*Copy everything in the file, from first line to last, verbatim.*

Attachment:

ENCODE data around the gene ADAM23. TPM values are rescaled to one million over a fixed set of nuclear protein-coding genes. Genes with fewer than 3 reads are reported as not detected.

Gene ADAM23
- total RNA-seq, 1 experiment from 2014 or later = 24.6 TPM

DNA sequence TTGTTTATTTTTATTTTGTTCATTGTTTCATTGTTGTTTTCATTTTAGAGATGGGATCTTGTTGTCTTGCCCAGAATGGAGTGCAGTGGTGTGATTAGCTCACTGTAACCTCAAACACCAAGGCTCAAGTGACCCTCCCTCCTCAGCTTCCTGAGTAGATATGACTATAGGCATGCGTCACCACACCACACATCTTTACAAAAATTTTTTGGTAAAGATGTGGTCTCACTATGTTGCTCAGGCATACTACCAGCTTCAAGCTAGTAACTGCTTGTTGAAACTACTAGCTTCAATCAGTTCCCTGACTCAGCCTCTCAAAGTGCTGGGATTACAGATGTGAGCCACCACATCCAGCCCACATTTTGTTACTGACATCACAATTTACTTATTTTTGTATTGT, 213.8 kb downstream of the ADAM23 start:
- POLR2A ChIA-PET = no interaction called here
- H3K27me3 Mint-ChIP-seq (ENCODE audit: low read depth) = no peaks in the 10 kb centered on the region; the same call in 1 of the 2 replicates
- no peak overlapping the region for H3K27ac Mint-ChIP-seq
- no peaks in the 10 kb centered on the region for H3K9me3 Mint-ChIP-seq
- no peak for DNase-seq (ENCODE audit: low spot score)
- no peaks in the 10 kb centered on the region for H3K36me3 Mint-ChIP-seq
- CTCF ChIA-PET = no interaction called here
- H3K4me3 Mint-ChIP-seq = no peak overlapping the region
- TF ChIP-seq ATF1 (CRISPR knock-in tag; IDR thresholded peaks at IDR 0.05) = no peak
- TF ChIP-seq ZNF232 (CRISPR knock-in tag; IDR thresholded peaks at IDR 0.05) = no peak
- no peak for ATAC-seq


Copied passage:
ENCODE data around the gene ADAM23. TPM values are rescaled to one million over a fixed set of nuclear protein-coding genes. Genes with fewer than 3 reads are reported as not detected.

Gene ADAM23
- total RNA-seq, 1 experiment from 2014 or later = 24.6 TPM

DNA sequence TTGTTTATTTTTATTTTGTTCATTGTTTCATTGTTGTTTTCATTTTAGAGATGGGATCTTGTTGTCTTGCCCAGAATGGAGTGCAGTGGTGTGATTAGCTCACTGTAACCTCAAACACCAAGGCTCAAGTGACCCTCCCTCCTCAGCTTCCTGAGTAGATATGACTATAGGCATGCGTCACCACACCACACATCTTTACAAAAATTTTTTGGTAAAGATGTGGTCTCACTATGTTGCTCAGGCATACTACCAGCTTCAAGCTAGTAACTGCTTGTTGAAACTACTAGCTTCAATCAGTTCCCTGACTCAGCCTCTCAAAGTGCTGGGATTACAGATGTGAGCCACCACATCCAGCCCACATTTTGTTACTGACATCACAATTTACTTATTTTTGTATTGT, 213.8 kb downstream of the ADAM23 start:
- POLR2A ChIA-PET = no interaction called here
- H3K27me3 Mint-ChIP-seq (ENCODE audit: low read depth) = no peaks in the 10 kb centered on the region; the same call in 1 of the 2 replicates
- no peak overlapping the region for H3K27ac Mint-ChIP-seq
- no peaks in the 10 kb centered on the region for H3K9me3 Mint-ChIP-seq
- no peak for DNase-seq (ENCODE audit: low spot score)
- no peaks in the 10 kb centered on the region for H3K36me3 Mint-ChIP-seq
- CTCF ChIA-PET = no interaction called here
- H3K4me3 Mint-ChIP-seq = no peak overlapping the region
- TF ChIP-seq ATF1 (CRISPR knock-in tag; IDR thresholded peaks at IDR 0.05) = no peak
- TF ChIP-seq ZNF232 (CRISPR knock-in tag; IDR thresholded peaks at IDR 0.05) = no peak
- no peak for ATAC-seq